PhotoWhen doctors suspect a patient has a cancerous tumor, they order a biopsy to examine tissue. But if the cancer is lurking in another part of the body, the deadly disease can go unnoticed.

This may soon change because the way doctors look for tumors may soon change. Researchers at Mayo Clinic report success in identifying the source of cancer in patients' gastrointestinal tracts by looking at DNA markers from tumors.

That means one day, physicians might soon be able to find cancer anywhere in the body, just by conducting a blood test or examining a stool sample. Not only would it be more convenient for patients, it could save lives by providing earlier diagnosis of a whole series of life-threatening cancers.

Screening the whole body

“What’s exciting about our discovery is that it allows us to stop thinking about screening organs and start thinking about screening people,” said Mayo Clinic's Dr. John Kisiel. “As far as we are aware, this is the first series of experiments that has ever shown this concept.”

However, a somewhat similar screening tool won Food and Drug Administration (FDA) approval last year. In 2014 the agency gave a green light to Cologuard, the first stool-based colorectal screening test that detects the presence of red blood cells and DNA mutations that may indicate the presence of certain kinds of abnormal growths.

These polyps can be cancerous, or pre-cancerous, and previously could only be detected visually through an invasive procedure known as a colonoscopy.

Using a stool sample, Cologuard detects hemoglobin, as well as certain mutations associated with colorectal cancer in the DNA of cells. If the test is positive patients are then advised to undergo a diagnostic colonoscopy.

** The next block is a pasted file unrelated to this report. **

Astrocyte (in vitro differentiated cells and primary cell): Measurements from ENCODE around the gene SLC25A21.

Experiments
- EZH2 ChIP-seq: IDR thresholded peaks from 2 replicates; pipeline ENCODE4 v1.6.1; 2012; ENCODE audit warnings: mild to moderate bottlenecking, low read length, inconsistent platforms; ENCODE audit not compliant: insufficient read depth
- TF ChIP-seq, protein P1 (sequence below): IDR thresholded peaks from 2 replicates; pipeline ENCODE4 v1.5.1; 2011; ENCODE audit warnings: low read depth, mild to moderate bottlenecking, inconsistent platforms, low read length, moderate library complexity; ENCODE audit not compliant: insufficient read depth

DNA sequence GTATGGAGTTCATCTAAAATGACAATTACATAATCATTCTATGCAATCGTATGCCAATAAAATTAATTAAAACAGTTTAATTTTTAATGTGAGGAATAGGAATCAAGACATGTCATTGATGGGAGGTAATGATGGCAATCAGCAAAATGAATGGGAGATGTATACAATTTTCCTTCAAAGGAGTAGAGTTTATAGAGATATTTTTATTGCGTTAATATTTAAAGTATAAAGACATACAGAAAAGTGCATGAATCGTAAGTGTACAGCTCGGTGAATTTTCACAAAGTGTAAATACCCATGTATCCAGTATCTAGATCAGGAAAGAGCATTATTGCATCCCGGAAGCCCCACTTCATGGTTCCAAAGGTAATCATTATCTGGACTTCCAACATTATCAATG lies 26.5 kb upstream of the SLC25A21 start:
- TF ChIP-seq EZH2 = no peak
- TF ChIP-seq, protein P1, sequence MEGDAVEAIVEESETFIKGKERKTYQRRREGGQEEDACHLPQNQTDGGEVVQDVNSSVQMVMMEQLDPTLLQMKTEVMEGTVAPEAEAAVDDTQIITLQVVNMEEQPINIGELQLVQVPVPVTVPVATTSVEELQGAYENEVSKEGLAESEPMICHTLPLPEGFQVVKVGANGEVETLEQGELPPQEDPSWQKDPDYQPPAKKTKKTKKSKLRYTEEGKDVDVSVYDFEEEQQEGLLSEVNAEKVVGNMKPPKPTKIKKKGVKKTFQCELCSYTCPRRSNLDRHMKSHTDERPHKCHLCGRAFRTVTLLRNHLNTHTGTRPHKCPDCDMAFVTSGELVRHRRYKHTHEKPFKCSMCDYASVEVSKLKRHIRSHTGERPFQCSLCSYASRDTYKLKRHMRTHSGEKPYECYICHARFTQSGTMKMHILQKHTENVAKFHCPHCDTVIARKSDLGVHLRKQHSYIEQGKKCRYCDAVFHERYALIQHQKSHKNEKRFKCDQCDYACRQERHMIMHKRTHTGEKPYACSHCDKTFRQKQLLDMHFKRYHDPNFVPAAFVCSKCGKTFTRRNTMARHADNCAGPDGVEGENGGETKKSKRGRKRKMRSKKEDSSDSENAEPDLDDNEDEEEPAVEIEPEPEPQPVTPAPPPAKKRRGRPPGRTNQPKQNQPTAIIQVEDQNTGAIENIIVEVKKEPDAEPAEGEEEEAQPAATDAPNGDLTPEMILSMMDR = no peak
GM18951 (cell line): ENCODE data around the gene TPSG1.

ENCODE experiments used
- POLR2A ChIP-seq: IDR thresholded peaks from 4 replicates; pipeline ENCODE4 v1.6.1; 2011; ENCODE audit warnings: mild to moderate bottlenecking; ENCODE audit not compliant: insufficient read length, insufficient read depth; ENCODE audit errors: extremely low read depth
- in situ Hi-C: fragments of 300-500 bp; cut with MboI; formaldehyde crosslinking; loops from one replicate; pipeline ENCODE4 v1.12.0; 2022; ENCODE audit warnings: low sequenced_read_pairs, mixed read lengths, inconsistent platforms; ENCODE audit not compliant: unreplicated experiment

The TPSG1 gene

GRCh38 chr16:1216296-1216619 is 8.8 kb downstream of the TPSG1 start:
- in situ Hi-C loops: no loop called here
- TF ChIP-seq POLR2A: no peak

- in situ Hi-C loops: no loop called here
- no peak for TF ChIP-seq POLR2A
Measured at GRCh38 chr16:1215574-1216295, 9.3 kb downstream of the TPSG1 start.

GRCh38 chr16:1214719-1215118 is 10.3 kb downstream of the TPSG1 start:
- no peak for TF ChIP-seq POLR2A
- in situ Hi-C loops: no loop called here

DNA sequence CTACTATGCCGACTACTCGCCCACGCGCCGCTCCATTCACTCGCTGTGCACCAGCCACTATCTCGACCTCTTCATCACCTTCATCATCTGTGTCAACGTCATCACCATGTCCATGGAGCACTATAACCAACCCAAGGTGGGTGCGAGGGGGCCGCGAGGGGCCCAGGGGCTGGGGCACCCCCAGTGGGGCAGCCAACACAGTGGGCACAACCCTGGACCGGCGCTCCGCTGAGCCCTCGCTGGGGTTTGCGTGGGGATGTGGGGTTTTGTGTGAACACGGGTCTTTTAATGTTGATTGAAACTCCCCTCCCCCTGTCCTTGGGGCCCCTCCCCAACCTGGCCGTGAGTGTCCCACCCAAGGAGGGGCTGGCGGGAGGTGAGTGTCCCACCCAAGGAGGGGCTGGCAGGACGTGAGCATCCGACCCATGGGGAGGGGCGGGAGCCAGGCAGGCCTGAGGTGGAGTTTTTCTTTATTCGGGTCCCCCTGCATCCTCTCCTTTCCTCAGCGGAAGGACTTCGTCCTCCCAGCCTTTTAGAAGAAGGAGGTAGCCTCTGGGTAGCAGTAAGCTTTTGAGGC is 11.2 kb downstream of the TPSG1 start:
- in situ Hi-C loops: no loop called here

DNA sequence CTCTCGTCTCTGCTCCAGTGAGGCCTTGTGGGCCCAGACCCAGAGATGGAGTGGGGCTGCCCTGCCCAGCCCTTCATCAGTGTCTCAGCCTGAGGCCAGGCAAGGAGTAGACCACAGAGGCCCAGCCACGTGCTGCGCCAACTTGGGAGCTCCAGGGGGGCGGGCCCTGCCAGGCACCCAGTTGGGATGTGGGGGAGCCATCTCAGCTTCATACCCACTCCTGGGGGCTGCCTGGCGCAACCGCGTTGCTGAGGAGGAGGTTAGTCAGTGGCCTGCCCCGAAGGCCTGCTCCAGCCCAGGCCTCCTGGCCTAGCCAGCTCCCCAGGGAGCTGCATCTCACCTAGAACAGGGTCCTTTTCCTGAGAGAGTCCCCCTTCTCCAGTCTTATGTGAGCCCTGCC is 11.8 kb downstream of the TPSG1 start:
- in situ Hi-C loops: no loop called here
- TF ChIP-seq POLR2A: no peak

Not only is the new test less expensive, it could mean millions more people will get screened, preventing thousands of colon cancer deaths.

80% accuracy

The Mayo study expands this concept to the entire body. They say in collecting and cataloging methylated DNA in a blood test they pinpointed the presence and origin of cancer cells in the body with 80% accuracy.

“We think, based on the data we have, that a blood test could work in the future,” Kisiel said.

One objective of the research is to eliminate the need for the present organ-by-organ search for cancer. Doctor's are reluctant to screen for less common cancers because of the high number of false positive results. In other cases, doctors don't spend time and money looking for cancers that might not be there at all.

But if they are present and go undetected, it's bad news for the patient.

“A cancer like pancreatic cancer, although it’s almost uniformly lethal, is not screened for at all in the general population, mainly because it’s rare,” Kisiel said.

More work ahead

Don't expect this cancer-screening blood test to be available anytime soon. Kisiel's tests were conducted on the gastrointestinal tract. The next step is to apply it to the whole body.

“We hope that in the future patients might be able to submit a blood specimen and then we can analyze that blood specimen for the presence and absence of cancer markers,” he said. “And if they are present we hope to be able to determine the anatomic location of the tumor, or the organ from which it originates.”

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